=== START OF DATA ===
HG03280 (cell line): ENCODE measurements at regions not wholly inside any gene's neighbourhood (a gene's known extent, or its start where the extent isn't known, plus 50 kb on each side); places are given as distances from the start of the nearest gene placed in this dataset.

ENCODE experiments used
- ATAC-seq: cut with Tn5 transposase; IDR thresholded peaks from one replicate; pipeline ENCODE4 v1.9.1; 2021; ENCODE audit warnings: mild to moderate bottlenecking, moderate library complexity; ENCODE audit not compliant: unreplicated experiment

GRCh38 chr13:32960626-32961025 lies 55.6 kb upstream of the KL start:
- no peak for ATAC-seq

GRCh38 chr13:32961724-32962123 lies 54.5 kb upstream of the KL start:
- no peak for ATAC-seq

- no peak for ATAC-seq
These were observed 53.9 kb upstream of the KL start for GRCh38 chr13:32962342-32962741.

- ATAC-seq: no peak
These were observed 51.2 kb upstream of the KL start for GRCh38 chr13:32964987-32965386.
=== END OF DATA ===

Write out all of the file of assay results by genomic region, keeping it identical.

HG03280 (cell line): ENCODE measurements at regions not wholly inside any gene's neighbourhood (a gene's known extent, or its start where the extent isn't known, plus 50 kb on each side); places are given as distances from the start of the nearest gene placed in this dataset.

ENCODE experiments used
- ATAC-seq: cut with Tn5 transposase; IDR thresholded peaks from one replicate; pipeline ENCODE4 v1.9.1; 2021; ENCODE audit warnings: mild to moderate bottlenecking, moderate library complexity; ENCODE audit not compliant: unreplicated experiment

GRCh38 chr13:32960626-32961025 lies 55.6 kb upstream of the KL start:
- no peak for ATAC-seq

GRCh38 chr13:32961724-32962123 lies 54.5 kb upstream of the KL start:
- no peak for ATAC-seq

- no peak for ATAC-seq
These were observed 53.9 kb upstream of the KL start for GRCh38 chr13:32962342-32962741.

- ATAC-seq: no peak
These were observed 51.2 kb upstream of the KL start for GRCh38 chr13:32964987-32965386.